had such a bad reputation for crooked dealings that they could no longer
even stop at towns to trade. The townspeople would see them coming, and
would throw stones at them.
And, of course, since one bunch of nomads looked pretty much like any
other bunch to the townspeople, this one tribe's bad reputation began
affecting all of the tribes. They were all likely to get stoned if they
came near a town. And so the patriarchs of the other tribes got together
and made a plan to gang up on the crooked one and fix his wagon good.
They planned to get even with him for all of his cheating.
But old Abraham got word that they were coming. And so, in the middle of
the night, he and his kinsmen folded their tents and stole away to the
west. After a long trek, they ended in Egypt.
But in Egypt they persisted in the bad habits that old Abe had taught
them. And so it wasn't too long before their popularity among the
Egyptians was pretty low. And the more the Egyptians disliked them, the
more they hated the Egyptians in turn, and the more they felt justified
in cheating the Egyptians. It was a self-reinforcing process: Jew cheats
Egyptian -- Egyptian finds chance to get back at Jew -- Jew feels
wronged and is more likely to cheat next Egyptian he meets, and so on.
Eventually, the Egyptians were fed up with the process, and they ran the
Jews out of the country.
So the Jews were still nomads, still on the move. They still had no
past, other than a few oral legends, and no future. And in fact they
were now worse off than before, because they had become so accustomed to
cheating as a way of life and so disinclined to do the hard work
involved in being a nomad, that the life rankled them as never before.
When they left Egypt, they headed northeast into the land of the
Philistines and the Canaanites. They sent out spies ahead of the tribe
to feel out the country and survey the possibilities for this tribe
whose bad relations with the rest of the world had made it cautious and
cagey. When the spies reported back that the hill country where the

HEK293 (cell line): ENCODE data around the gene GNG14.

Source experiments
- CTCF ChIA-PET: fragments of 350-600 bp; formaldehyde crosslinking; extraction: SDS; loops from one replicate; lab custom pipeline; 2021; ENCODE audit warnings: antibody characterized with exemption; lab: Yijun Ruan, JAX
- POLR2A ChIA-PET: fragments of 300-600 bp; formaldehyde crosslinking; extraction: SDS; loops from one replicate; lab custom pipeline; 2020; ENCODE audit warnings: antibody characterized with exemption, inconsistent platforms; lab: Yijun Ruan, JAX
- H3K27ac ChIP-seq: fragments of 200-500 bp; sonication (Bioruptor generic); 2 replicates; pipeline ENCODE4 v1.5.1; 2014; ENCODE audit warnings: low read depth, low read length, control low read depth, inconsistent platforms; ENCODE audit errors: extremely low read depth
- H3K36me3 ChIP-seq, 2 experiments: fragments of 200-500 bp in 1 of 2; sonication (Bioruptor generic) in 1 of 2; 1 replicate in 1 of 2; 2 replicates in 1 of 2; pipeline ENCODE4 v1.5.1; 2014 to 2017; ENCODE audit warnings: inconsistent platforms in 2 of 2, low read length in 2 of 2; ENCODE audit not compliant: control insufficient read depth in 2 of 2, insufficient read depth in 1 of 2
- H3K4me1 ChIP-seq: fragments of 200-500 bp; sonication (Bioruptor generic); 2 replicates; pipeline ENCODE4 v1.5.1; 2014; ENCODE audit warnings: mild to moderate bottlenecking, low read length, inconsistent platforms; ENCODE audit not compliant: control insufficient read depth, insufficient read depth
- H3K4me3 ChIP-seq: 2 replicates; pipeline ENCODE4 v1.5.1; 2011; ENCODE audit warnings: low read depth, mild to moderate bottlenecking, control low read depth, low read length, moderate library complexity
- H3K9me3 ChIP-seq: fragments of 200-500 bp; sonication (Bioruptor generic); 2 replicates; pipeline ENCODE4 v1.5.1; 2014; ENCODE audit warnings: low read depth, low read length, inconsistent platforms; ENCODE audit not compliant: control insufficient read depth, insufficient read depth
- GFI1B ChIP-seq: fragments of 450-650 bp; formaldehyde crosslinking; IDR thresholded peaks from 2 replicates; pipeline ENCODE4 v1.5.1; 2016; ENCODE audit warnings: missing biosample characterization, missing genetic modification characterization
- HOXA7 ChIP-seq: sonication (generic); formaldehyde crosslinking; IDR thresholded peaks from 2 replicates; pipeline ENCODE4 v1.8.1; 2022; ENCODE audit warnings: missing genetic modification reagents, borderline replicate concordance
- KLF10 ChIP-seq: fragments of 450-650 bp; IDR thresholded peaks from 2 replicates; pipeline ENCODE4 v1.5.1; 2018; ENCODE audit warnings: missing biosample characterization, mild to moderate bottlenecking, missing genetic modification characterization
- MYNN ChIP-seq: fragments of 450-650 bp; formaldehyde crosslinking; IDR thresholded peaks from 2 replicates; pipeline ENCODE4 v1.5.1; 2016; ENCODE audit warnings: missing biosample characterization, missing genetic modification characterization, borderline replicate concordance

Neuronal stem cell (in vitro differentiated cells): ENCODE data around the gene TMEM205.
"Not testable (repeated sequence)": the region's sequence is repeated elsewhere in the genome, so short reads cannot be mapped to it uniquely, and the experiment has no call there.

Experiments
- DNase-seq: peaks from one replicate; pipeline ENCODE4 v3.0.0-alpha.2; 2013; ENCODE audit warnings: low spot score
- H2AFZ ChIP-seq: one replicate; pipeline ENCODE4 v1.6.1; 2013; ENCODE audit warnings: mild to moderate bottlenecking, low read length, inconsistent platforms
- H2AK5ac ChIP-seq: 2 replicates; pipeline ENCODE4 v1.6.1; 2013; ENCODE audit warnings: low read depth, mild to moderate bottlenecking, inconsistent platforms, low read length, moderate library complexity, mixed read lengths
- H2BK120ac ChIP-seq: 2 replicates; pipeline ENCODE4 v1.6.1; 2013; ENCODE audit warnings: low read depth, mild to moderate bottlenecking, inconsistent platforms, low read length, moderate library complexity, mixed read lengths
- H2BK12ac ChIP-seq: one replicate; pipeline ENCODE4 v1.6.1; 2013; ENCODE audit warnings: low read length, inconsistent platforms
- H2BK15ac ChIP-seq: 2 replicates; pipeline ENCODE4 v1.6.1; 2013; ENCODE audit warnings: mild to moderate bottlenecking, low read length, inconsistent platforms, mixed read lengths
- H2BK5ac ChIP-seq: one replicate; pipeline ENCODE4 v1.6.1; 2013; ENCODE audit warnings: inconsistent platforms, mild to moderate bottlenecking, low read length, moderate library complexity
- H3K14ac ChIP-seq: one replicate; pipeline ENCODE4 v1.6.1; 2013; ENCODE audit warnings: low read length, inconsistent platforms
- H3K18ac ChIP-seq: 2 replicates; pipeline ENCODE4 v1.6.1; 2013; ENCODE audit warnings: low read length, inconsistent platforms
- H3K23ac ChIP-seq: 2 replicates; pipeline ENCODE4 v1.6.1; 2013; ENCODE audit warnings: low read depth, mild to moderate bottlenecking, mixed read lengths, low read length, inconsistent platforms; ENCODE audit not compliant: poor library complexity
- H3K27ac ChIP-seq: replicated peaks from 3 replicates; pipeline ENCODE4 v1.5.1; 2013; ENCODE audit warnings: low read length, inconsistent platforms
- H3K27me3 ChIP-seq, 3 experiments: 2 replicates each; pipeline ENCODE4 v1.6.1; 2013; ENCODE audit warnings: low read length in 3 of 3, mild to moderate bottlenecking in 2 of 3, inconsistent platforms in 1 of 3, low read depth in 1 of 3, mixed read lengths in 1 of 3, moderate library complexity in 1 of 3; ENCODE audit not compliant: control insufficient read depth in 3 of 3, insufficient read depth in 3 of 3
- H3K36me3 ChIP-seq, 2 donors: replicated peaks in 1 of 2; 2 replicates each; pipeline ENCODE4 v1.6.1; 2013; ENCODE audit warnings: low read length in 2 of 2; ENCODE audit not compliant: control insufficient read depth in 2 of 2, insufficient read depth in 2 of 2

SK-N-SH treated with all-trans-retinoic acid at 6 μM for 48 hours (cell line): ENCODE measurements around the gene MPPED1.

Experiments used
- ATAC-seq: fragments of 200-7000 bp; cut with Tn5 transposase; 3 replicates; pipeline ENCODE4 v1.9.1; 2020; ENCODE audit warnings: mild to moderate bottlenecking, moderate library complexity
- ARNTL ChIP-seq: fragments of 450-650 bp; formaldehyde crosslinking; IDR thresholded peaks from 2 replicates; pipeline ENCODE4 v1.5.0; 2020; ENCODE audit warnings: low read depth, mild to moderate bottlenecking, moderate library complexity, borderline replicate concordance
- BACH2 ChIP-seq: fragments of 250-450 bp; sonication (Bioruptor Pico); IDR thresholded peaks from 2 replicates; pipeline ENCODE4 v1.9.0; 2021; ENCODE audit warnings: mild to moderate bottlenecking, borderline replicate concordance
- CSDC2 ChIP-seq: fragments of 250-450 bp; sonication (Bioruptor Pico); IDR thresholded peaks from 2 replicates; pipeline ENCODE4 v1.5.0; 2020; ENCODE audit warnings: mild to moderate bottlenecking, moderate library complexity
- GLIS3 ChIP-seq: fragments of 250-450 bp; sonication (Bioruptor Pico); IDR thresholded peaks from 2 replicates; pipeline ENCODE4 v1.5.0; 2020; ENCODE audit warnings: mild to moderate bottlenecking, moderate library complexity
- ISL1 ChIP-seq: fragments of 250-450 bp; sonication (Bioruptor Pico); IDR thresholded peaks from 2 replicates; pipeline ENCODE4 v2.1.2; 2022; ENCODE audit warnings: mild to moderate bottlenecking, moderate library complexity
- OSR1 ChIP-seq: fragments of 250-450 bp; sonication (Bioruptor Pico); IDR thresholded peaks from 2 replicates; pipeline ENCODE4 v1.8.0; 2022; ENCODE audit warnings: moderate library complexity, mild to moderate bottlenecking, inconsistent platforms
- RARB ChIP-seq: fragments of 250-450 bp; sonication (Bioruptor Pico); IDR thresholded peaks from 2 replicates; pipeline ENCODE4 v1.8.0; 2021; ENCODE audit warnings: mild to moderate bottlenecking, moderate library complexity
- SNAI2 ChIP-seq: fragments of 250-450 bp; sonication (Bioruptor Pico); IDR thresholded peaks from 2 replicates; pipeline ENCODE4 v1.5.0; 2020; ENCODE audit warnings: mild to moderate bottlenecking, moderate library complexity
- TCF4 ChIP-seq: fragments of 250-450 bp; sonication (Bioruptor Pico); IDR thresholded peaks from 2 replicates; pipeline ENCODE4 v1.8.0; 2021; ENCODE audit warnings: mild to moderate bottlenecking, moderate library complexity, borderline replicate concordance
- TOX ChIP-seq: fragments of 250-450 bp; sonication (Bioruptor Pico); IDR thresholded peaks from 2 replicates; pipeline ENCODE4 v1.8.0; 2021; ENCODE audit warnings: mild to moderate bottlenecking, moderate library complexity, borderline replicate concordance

Canaanites lived was full of rich cities, and that the inhabitants
seemed to be off their guard, the sons of Abraham decided to go for it.
Now, I don't need to go into all the details. You've all heard about how
"Joshua fit de battle ob Jericho, Jericho, Jericho, Joshua fit de battle
ob Jericho." The outcome of it all was that the nomads acquired a
ready-made homeland for themselves, and the whole course of their
history changed in the most radical way as a result.
If they hadn't stolen the Canaanites' cities, and eventually the coastal
plain belonging to the Palestinians as well -- if they had instead
remained nomads -- then their destiny very likely would have been the
same as that of the other nomadic tribes. As Abraham and his cheating
faded from memory, they gradually would have re-established their
trading and wife-swapping contacts with other tribes. But in the cities
of the Canaanites and the Palestinians, they acquired the art of
writing, which others had developed. And with writing, they could for
the first time hold on to their past. They could preserve their memories
from generation to generation. They could more easily institutionalize
the tricks of trade Abe had taught them. They could nurse the wrongs
they imagined the world had done them, and they could fan the flames of
their hatred by bringing out the holy books on special occasions and
reciting everything that had happened to them. So not only their special
trade tricks, and their hatreds, but also their sense of "us versus the
world" became the basis for a religion which preserved all of these
And now they were living in one place all the time, instead of wandering
with the seasons. So the land around them, and the events and people
associated with it, began to acquire significance for them and to enter
their racial memory through their religion, through their sacred
writings, which more than anything else were a tribal history. Certain
buildings and hills and streams gained emotional meaning for them over
the course of generations, and added texture and detail to their concept
of who they were. It was here in this stolen land that they really
developed their sense of identity.
Unfortunately, acquiring a past and a stronger sense of identity didn't
make this tribe any more lovable. And a few centuries later, the Romans